“Explain to me what I’m looking at.” Celia’s tone only ever got so calm when she was pissed. The angrier she got, the more calm she acted. Ryan had seen one guy leave her office after she’d called him inside in that tone of voice. The dude had been in tears.
He wiped his hands on his jeans, made his foot stop tapping. It wasn’t making any noise, seeing as how he was barefoot and on the carpet of his living room slash office, but she’d still see it through the webcam currently trained on him.
She was looking down on her webcam feed, staring at her computer screen and the first update Ryan’s upgraded home system had sent her automatically. Shit, he was in so much trouble. “Uh… it’s just this thing I’m working on. Call it a side project.”
Celia looked up at her camera, which meant she was staring him in the eye. “A side project is meant to stay on the side. Try again.”
Ryan flushed. There was no way to defend himself. “All right. Okay. You’re absolutely right. I fucked up.” And then the whole truth came out. “It’s just that I can’t get the holograph to work on its own the way it’s been doing with me behind the wheel, so I figured if it could mimic facial expressions it would make up for the lack of voice inflection. And it’s not like it can answer a non-command question so I figured if it can smile instead, or nod, maybe that’ll work?”
It would have to because he’d already uploaded and pushed the code through to the system. For now it was linked with his webcam, to record his facial expressions as he talked. Once he had enough images and transitions, he could make the program call on the appropriate image for any of a given set of situations. It was revolutionary. Nothing like this had ever been done, even by the company’s standards. He was literally on the cutting edge of invention here.
Celia stared without blinking. He could practically see fumes rising from her head.
“It’s a temporary transitional phase. I swear.” He lied. “I can wean it off and get it to work like it’s supposed to, I just need more time. I can make it work.” He was repeating himself. Even to his own ears he sounded desperate, but what the hell was he supposed to do? Bad enough he’d already dug his own grave, now that he’d added another holograph scan into Victoria’s system there was no way to gracefully bow out.
“I’m pulling the plug,” Celia said.
“No, wait! I can work around this, just give me a chance!”
She wasn’t listening. “I’ll contact her myself, tell her there’s a problem with her system, refund her money and hope to God she doesn’t ask questions.”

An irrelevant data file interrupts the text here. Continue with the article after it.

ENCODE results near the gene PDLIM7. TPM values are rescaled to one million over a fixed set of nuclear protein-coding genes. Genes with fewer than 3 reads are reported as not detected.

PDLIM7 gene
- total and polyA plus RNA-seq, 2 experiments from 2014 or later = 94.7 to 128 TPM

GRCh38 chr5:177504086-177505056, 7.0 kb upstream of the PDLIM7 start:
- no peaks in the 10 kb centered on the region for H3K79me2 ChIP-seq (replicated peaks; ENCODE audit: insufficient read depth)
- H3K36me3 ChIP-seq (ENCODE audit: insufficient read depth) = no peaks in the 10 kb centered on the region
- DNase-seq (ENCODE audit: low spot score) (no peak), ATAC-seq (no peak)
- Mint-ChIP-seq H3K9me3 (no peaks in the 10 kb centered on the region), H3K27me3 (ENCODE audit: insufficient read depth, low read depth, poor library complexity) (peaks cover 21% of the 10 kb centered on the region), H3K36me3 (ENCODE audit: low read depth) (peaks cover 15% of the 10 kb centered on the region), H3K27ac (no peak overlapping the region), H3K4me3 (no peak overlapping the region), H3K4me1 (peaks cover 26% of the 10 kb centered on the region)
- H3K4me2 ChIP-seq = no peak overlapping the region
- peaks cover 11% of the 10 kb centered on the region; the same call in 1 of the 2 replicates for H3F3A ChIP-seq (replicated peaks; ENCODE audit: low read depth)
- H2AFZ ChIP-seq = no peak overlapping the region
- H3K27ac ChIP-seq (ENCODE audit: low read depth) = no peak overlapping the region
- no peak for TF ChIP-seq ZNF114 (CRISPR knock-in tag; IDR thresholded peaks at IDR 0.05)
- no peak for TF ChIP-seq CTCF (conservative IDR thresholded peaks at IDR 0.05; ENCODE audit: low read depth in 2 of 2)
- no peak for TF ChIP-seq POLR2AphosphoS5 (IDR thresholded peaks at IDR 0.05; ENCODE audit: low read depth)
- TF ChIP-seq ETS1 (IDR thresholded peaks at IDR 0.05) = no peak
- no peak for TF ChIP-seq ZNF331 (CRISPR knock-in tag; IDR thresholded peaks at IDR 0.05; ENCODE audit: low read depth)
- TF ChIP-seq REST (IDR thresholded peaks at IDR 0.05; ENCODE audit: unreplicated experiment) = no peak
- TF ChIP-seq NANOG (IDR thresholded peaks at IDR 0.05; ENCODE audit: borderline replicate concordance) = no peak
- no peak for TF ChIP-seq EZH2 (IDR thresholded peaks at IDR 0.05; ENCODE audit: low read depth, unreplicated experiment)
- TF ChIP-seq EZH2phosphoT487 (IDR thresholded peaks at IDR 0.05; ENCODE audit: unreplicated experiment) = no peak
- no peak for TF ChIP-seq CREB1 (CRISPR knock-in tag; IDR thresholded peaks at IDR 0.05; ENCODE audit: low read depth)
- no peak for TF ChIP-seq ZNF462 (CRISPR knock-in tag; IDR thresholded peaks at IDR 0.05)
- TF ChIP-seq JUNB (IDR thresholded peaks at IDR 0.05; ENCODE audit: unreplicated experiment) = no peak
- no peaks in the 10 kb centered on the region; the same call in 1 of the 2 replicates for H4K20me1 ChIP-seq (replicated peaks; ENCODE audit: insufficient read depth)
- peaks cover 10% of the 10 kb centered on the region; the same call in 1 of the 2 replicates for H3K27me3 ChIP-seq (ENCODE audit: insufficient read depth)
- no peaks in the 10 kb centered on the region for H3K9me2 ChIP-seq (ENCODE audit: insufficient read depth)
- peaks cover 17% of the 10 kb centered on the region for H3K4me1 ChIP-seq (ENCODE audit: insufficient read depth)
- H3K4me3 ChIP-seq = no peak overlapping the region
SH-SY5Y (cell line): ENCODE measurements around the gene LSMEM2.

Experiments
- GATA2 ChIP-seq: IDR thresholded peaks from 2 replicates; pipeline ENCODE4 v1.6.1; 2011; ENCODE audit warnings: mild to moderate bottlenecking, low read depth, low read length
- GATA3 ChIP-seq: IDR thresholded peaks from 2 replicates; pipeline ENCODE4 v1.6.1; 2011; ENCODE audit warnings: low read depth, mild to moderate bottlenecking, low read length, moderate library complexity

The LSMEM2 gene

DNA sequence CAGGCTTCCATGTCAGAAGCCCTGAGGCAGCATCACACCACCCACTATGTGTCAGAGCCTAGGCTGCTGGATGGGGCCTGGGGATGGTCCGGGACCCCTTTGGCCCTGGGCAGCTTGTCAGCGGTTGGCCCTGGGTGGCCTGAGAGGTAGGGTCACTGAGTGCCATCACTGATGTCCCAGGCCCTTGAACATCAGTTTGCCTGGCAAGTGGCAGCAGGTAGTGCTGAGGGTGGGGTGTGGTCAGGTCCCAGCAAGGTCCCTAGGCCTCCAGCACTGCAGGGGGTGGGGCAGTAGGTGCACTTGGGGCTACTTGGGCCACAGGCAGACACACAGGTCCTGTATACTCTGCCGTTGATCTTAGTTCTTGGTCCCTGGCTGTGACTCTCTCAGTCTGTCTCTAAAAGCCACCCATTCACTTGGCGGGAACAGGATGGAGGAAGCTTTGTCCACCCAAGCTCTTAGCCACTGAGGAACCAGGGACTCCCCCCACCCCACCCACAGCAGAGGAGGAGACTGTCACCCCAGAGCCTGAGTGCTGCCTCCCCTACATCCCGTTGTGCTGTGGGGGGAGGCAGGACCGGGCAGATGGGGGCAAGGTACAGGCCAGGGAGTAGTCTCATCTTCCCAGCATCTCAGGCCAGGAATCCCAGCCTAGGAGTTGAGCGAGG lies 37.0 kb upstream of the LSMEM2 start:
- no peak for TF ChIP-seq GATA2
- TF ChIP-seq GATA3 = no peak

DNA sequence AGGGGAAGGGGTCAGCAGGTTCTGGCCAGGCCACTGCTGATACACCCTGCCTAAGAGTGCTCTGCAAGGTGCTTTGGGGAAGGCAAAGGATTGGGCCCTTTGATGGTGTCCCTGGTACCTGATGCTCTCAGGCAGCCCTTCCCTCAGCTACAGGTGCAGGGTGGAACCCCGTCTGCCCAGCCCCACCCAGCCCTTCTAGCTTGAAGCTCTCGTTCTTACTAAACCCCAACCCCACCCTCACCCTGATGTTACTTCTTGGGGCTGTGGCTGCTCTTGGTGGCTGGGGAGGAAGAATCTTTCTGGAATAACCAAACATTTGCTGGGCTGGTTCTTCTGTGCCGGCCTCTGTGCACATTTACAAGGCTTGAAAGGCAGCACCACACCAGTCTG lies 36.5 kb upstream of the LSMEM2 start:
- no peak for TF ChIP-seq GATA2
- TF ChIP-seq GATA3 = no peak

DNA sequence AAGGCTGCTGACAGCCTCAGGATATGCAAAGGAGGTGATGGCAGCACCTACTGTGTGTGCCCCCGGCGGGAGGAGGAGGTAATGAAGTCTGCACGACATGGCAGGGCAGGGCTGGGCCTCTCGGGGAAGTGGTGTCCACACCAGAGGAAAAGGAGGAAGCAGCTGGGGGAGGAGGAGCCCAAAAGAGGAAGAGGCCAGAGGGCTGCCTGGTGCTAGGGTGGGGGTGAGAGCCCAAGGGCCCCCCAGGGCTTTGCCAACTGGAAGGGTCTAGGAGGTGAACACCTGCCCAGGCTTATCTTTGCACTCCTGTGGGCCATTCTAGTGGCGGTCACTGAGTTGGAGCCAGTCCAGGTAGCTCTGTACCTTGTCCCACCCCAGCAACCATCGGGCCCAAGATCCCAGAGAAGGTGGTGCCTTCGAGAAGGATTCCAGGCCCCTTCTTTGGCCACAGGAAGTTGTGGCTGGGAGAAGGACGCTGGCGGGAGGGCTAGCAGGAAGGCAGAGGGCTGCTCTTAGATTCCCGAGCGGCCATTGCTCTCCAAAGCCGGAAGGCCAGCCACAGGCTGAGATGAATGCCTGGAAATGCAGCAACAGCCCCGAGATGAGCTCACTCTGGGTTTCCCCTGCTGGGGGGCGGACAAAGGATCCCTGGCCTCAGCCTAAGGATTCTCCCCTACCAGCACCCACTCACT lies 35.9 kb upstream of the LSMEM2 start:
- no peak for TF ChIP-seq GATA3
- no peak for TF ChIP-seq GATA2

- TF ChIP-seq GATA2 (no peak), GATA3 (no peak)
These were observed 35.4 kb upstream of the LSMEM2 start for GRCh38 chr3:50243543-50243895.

“She’s a lawyer,” Ryan murmured. Of course she would ask questions.
“We’ll have to take the loss but we should be able to absorb it – Jesus Christ Ryan!” The last was shouted so close to the mic he got feedback at his end. “What were you thinking?”
“What was I… I was doing my job! You threw me into the deep end and just left me there, what did you expect me to do?”
Celia rubbed the bridge of her nose. “You’ve broken every security protocol in the rule book, completely changed standard operating procedure, set a holograph of yourself as the default? Invaded the client’s privacy and now you’re getting emotionally attached to this project. I should fire you on the spot. No, I should have you arrested.”
All true. But if he hung his head now and backed off with his tail between his legs, then it all would have been for nothing. Somehow, that felt more like betrayal than anything he’d done so far. He shouldn’t have altered the holograph. But he couldn’t have just sat there and watched an emotionless robot stand at attention and look off into space while Victoria poured her heart out to it. Maybe she never would have done it if he hadn’t interfered in the first place. Maybe it was all his fault and he was just making it worse.
But she hadn’t been talking to a machine. She’d been talking to him. Ryan. A person, not a program. Whether he’d intended it or not – whether she knew it or not – he was part of her life now and he owed her at least this much – to finish what he’d started. He could make this work for her and she’d never know the difference once he was done. Even if it took years.
He just… couldn’t leave her so alone.
“Please,” he said without meaning to.
Celia looked down at her screen again and knowing she was looking at him, he looked right into the webcam to implore her. She shook her head. “I can’t believe I’m giving in to puppy eyes.”
He nearly leapt out of his chair.
Celia blew out a breath and put her business face on. “Okay, here’s the deal. And boy, you better listen good because if you screw up one more time, you’re finished. You’ll be working helpdesk at elementary schools for the rest of your life, got it?”
“Y-uh yeah, totally.” He nodded. “Got it.”
There was the sound of a dozen mouse clicks. “Contractually we have one loop hole to get out of this unscathed. We’ll isolate the Marlow house system into a subclass for beta testing. I’ll assign another programmer to oversee your work and you’ll be taken off all your other cases.”
“What does that mean?”
“It means you just graduated from plain tech to R&D. Congratulations. Your side project just became your job.” She stabbed her finger at the camera. “You keep your head down, make this thing work as humanly as possible on its own. You don’t get involved in this woman’s life, you don’t talk to her like you know her. You do. Not. Do. Anything. Unless she orders it or schedules it as a repetitive task. Keep her house safe and keep your distance.”
Ryan nodded because she seemed to expect some sort of answer. When she didn’t give him any specific instructions on what to work on, he asked, “So… what do I do now?”
She looked into her camera as if he was stupid. “You make it work.” And then the screen went black.
House cleaning day. No matter how sophisticated this new system was, it still couldn’t get rid of dust bunnies under her bed. Or inside it, for that matter. Tori pushed the vacuum hose into the far corner under her bed, sucking up every last speck of dust with a vengeance.
It had to be the wine getting to her. She’d picked up her old habit of having a glass with her dinner again. In the absence of actual company, alcohol was starting to taste sweet. A very bad place to be. That was probably it, though. Her subconscious mind just plugged in whatever was missing in her waking life and used a familiar face as reference.